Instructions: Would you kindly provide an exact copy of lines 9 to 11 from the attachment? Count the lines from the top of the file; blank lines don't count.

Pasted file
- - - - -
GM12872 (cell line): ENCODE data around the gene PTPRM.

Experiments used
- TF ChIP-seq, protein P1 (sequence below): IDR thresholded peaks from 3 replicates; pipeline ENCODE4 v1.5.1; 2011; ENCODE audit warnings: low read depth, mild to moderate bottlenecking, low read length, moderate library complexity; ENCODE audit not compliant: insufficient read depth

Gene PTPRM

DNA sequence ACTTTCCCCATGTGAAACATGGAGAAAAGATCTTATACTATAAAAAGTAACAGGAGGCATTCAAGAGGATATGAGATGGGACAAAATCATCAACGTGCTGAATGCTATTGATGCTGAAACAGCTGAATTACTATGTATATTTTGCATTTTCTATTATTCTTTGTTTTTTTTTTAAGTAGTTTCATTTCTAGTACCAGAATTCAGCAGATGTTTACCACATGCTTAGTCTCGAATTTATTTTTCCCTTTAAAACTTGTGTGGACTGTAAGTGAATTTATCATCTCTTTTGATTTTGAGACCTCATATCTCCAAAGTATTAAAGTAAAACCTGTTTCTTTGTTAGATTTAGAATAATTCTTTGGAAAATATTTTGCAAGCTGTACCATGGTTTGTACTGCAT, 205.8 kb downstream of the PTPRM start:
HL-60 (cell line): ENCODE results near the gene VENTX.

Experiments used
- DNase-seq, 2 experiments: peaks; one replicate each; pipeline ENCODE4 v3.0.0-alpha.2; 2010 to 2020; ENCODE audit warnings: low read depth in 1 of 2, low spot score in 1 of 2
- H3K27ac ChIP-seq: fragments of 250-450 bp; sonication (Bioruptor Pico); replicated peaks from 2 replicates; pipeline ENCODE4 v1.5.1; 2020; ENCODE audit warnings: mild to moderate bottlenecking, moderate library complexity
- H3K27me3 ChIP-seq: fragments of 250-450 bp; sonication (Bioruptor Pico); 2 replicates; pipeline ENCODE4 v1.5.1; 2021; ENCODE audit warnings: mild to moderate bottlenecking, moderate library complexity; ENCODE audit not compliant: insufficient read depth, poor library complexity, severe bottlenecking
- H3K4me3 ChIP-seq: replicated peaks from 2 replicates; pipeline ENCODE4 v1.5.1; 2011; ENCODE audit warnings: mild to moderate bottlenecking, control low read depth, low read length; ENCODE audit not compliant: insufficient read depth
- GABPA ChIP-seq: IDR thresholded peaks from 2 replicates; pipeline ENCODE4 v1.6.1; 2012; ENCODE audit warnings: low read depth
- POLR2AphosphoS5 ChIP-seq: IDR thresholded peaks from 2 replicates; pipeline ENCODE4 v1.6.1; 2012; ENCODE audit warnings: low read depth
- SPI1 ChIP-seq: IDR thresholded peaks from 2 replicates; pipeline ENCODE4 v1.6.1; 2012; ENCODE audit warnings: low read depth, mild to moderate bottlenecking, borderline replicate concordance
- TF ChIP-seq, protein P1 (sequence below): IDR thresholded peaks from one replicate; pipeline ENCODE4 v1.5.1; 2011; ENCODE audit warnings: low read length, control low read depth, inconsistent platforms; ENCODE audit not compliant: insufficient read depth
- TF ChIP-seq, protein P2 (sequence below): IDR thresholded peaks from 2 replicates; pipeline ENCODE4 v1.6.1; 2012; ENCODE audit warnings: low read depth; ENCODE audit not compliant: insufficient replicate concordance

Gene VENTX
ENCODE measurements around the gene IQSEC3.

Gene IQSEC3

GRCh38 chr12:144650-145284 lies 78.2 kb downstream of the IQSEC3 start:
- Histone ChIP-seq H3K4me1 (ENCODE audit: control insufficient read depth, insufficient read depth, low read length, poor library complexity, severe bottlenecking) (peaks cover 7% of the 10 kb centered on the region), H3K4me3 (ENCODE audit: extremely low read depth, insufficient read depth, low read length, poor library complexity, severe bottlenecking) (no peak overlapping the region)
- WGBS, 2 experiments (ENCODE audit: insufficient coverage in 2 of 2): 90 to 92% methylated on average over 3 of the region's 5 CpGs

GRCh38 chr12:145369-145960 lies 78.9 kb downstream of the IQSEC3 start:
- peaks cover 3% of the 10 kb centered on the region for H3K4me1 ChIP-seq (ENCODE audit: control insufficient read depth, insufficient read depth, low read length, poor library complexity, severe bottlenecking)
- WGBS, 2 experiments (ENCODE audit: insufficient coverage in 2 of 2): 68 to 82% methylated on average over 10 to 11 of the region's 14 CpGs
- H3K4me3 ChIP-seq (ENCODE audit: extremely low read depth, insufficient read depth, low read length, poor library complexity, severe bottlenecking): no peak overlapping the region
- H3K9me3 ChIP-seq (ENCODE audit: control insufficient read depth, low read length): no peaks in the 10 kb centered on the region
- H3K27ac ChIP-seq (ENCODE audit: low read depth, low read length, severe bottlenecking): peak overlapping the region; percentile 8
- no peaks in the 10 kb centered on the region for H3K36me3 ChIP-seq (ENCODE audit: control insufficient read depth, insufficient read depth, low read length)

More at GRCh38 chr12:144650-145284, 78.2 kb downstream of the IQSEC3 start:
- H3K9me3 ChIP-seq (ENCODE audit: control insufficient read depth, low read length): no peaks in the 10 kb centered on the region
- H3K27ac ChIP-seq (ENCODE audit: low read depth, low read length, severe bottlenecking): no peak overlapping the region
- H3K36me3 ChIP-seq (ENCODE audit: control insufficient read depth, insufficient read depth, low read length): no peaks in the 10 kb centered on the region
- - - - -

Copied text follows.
- H3K27ac ChIP-seq: fragments of 250-450 bp; sonication (Bioruptor Pico); replicated peaks from 2 replicates; pipeline ENCODE4 v1.5.1; 2020; ENCODE audit warnings: mild to moderate bottlenecking, moderate library complexity
- H3K27me3 ChIP-seq: fragments of 250-450 bp; sonication (Bioruptor Pico); 2 replicates; pipeline ENCODE4 v1.5.1; 2021; ENCODE audit warnings: mild to moderate bottlenecking, moderate library complexity; ENCODE audit not compliant: insufficient read depth, poor library complexity, severe bottlenecking
- H3K4me3 ChIP-seq: replicated peaks from 2 replicates; pipeline ENCODE4 v1.5.1; 2011; ENCODE audit warnings: mild to moderate bottlenecking, control low read depth, low read length; ENCODE audit not compliant: insufficient read depth